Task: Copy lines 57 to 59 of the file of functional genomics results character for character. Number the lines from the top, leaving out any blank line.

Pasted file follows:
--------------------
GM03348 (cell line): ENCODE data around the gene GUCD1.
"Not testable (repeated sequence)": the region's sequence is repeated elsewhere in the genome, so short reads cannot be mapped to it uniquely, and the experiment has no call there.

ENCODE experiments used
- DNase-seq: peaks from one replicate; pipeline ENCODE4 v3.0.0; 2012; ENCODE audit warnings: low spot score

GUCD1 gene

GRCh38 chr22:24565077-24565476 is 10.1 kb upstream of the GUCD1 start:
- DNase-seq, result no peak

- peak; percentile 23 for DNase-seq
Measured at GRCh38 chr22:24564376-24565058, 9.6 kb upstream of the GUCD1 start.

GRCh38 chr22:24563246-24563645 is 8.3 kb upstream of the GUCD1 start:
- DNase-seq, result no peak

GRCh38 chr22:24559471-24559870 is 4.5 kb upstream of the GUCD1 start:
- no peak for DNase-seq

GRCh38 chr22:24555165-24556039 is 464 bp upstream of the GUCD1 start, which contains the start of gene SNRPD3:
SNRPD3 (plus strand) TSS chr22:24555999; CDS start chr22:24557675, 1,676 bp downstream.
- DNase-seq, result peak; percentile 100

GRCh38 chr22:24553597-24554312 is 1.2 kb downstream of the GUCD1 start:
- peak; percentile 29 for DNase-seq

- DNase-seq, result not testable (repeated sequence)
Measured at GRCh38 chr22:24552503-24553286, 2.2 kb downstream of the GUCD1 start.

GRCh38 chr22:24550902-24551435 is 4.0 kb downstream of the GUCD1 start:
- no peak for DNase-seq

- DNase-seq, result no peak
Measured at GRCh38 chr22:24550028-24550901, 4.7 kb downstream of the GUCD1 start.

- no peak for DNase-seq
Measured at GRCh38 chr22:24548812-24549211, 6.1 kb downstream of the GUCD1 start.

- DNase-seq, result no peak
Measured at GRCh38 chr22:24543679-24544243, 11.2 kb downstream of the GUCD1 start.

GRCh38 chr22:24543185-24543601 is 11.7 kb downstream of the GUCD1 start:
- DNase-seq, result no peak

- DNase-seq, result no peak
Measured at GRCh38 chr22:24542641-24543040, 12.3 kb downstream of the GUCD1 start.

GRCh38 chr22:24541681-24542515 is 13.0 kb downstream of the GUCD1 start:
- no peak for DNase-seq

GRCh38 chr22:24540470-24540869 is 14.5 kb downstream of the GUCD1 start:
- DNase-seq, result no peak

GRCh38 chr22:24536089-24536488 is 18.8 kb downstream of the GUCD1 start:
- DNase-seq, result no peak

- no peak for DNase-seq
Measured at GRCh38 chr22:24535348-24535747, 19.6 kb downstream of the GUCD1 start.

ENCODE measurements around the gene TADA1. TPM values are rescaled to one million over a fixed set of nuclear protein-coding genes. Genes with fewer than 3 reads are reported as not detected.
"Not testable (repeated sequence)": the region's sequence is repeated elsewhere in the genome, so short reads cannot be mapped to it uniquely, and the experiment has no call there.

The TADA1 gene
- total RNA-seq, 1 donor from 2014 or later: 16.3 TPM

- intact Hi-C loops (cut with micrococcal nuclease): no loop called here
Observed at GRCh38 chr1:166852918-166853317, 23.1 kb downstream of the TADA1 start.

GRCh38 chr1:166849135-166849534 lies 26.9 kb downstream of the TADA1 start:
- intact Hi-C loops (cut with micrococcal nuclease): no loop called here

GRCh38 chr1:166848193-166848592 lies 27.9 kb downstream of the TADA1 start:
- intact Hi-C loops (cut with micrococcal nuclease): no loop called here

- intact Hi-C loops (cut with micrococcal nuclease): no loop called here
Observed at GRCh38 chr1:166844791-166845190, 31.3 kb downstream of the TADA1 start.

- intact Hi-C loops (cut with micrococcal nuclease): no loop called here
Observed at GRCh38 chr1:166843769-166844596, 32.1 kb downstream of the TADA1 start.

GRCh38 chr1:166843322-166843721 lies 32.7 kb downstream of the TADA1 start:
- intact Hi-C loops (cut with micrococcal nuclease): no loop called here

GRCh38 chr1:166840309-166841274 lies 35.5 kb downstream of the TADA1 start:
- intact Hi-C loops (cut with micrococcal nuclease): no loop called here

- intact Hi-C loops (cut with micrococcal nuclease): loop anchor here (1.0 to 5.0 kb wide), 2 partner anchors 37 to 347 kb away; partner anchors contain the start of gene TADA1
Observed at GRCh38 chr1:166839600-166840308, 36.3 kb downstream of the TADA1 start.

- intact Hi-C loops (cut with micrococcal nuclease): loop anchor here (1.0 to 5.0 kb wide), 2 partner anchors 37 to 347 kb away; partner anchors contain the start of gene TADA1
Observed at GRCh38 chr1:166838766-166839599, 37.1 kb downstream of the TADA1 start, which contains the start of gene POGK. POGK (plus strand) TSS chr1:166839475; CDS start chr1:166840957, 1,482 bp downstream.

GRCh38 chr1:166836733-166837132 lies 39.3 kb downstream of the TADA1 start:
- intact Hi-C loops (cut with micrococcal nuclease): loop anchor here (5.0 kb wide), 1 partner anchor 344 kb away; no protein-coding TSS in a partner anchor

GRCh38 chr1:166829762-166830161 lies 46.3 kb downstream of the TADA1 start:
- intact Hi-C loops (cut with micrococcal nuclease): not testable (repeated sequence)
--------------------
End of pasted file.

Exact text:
GRCh38 chr1:166840309-166841274 lies 35.5 kb downstream of the TADA1 start:
- intact Hi-C loops (cut with micrococcal nuclease): no loop called here

- intact Hi-C loops (cut with micrococcal nuclease): loop anchor here (1.0 to 5.0 kb wide), 2 partner anchors 37 to 347 kb away; partner anchors contain the start of gene TADA1